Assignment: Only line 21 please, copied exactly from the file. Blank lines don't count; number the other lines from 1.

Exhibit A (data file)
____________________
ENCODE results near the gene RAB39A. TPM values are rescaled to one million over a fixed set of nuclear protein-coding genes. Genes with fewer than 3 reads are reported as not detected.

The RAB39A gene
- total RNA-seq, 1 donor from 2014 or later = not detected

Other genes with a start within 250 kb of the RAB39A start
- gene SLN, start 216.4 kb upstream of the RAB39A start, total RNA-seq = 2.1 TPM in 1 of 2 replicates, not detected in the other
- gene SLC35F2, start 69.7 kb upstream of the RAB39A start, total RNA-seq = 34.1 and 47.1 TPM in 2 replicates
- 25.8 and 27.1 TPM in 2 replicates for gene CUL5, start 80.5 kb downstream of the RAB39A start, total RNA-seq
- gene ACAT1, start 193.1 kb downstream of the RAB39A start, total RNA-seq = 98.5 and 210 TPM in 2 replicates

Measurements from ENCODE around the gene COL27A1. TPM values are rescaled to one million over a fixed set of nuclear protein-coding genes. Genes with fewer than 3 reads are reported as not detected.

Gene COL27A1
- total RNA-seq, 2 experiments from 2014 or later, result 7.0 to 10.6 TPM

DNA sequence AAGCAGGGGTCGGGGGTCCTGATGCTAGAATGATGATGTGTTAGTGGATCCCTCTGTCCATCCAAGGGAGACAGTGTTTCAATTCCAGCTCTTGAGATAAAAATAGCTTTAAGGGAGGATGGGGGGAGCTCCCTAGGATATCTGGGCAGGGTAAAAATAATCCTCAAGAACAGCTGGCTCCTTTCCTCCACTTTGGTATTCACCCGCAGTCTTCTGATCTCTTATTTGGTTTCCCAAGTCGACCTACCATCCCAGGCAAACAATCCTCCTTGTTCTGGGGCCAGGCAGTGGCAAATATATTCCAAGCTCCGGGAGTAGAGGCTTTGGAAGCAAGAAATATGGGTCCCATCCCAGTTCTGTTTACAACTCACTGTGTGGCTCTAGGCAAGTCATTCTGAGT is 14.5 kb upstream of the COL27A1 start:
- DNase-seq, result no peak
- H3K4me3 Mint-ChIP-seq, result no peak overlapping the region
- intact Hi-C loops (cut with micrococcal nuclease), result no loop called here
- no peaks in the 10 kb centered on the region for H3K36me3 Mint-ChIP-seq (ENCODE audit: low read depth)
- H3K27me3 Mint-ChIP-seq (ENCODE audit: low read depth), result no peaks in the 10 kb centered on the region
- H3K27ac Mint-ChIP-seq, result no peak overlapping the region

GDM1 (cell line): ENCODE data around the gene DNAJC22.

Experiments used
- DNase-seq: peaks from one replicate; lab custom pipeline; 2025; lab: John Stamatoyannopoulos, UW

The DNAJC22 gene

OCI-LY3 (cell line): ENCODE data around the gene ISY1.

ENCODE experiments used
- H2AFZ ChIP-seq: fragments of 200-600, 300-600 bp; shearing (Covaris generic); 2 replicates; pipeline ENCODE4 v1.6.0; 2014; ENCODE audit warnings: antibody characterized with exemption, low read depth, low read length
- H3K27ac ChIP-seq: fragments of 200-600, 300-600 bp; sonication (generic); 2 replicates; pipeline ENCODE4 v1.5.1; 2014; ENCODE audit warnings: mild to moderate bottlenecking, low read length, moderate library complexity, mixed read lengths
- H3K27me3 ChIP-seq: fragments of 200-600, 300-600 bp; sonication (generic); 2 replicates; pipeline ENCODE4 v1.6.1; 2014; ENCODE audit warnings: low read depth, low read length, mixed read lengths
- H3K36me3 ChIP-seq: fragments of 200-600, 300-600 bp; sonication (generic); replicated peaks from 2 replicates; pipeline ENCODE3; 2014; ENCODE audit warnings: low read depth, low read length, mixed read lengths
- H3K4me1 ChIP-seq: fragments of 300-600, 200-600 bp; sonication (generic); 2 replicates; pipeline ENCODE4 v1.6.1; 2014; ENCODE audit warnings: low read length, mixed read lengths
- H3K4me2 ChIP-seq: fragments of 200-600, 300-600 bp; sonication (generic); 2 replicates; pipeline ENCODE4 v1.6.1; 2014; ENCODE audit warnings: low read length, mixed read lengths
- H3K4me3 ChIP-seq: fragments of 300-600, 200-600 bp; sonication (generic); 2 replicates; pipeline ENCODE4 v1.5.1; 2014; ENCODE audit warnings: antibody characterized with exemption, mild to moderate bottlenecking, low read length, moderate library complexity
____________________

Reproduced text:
- DNase-seq: peaks from one replicate; lab custom pipeline; 2025; lab: John Stamatoyannopoulos, UW